This time last season the Red Bull/Renault civil war was in full swing, soon to be followed the claims from Milton Keynes they were being forced to withdraw from F1 because they would have no power unit supplier for 2016.
In the end a last minute deal was done by RBR with Renault and Toro Rosso were sent out to information gather by agreeing to run a Ferrari 2015 power unit for 2016.
What a difference a year makes!
6 races into 2016 and Red Bull Racing with their Tag Heuer engine have a race win under their belt and have thrown away another easy victory at the Monaco GP. In fact a number of unusual mistakes by RBR see them trailing Ferrari by 9 points at present in the constructors championship when in fact they could be ahead of the team from Maranello.
Such has been the improvement in the much maligned French designed F1 power that Red Bull Racing have signed a contract extension with Renault to continue with the Tag Heuer F1 power unit and Toro Rosso will be returning to the Renault F1 PU fold too in 2017.
So what has made the difference? How has the Renault turnaround been delivered?
As TJ13 extensively reported last year, there was extreme pressure from Red Bull Racing on Renault to influence the direction and pace of the F1 PU development. One example of this was during the season opener in Australia, Red Bull ran a development engine which Renault advised against because it had not completed the proper number of test hours. The result? Danny Kvyat didn’t make the starting line before his engine failed – and the ‘other Dan’ from Aus limped round and finished a lap and some down on the race winner.
Red Bull Racing recruited the services of Mario Illien of Ilmor fame to improve an area of the Renault power unit they believed to be deficient. Illien focused on redesigning the internal combustion engine and specifically the combustion chamber and the cylinder head. Red Bull wanted Renault to incorporate Illien’s design into their autumn upgrade however the French response was to be disagreeable and an eventually a Renault driven design upgrade was delivered with just a handful of races to the end of the season.
The upgrade was received by Red Bull Racing with what could be best described as disinterest. In fact the 11 token enhanced power unit was available at the US GP in Austin, though Red Bull declined to use it until 2 races later in Brazil. The late season upgrade was believed to deliver 0.2s per lap improvement, though Daniil Kvyat managed just P7 at Interlagos and the ‘other Dan’ finished outside the points in P11.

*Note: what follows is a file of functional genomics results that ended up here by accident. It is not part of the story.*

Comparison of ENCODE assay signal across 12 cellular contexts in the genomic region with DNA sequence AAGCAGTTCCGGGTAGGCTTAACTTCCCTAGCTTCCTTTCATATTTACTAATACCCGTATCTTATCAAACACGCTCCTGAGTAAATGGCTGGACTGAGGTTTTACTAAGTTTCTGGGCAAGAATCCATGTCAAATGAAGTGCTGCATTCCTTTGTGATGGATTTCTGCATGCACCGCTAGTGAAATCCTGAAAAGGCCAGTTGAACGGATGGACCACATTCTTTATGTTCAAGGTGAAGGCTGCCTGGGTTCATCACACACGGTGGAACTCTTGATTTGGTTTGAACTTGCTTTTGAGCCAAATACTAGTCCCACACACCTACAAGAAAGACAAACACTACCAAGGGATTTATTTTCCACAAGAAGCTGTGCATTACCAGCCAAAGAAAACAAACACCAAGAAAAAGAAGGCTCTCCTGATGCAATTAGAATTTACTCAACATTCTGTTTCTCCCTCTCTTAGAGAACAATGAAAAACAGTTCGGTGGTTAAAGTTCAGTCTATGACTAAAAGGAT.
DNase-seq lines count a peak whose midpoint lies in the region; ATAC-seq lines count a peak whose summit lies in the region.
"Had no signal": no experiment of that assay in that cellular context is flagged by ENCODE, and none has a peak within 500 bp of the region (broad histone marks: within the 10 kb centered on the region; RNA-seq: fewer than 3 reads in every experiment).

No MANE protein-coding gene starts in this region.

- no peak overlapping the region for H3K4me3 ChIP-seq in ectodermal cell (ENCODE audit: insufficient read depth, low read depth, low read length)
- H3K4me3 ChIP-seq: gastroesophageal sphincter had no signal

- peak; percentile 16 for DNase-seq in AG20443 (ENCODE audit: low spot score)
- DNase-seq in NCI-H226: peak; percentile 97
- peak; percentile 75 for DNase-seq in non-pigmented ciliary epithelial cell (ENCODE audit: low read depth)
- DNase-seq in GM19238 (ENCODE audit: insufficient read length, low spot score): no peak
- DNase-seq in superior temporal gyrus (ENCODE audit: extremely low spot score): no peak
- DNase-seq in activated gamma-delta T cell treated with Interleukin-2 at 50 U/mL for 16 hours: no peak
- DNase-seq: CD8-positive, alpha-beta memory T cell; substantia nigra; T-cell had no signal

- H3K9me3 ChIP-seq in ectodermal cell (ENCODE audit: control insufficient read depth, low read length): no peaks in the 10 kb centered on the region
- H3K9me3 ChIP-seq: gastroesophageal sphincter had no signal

Heading into the winter break, it looked to most as though the RBR/Renault civil war would continue and any turnaround in power unit fortunes would be not for another year or two.
Yet behind the scenes a new era of co-operation and goodwill was being forged. Red Bull Racing agreed to continue their independent analysis of the power unit and building 9 activities and Renault accepted they would examine the results of any RBR power unit related work. Red Bull Racing also agreed not to pressurize Renault into bringing developments too quickly something Remi Taffin recently commented on when explaining how the first of the Renault 2016 upgrades was introduced.
“At the end of last year we used a lot of tokens that were not very fruitful due to the fact that we could not put everything in,” revealed the Frenchman to Motorsport.com
“That’s why this year when we used six tokens for the first race it gave us a lot, and then another three… Everything has been shifting, so we get the rewards from last year”.
The focus of the recent Renualt upgrade delivered in Monaco was around the Illien work commissioned by RBR last year. Taffin continues, “We have been raising our game in the internal combustion engine, so we basically tweaked the ignition system and took the benefit of a more efficient combustion system to try to get the most out of it.
“And the three tokens is basically based on the fact that we’ve been changing the combustion chamber.”
As Taffin says, there has been no ‘magic’ in Renualt’s improved power unit this year, just a little more co-operation and understanding from both sides of the once great divide.
As to the rest of the season, Renault are remaining cautious and at present have no new power unit upgrades in the pipeline despite them having a further 21 development tokens available.
“At the moment we don’t have any plans to say there will be a very good upgrade at that race and so on.
“We need to make this one work, which is the case and now we are going to get the most out of it and then, if we get anything in our development programme for next year to fit into this year, we will be doing that”.
The test of the new found RBR/Renault love in will be whether Milton Keynes can survive for most of the remainder of this season with no promise of a power unit upgrade, or whether their overwhelming desire to win will once again force them to pressurize Renault to step up the pace of design development and implementation.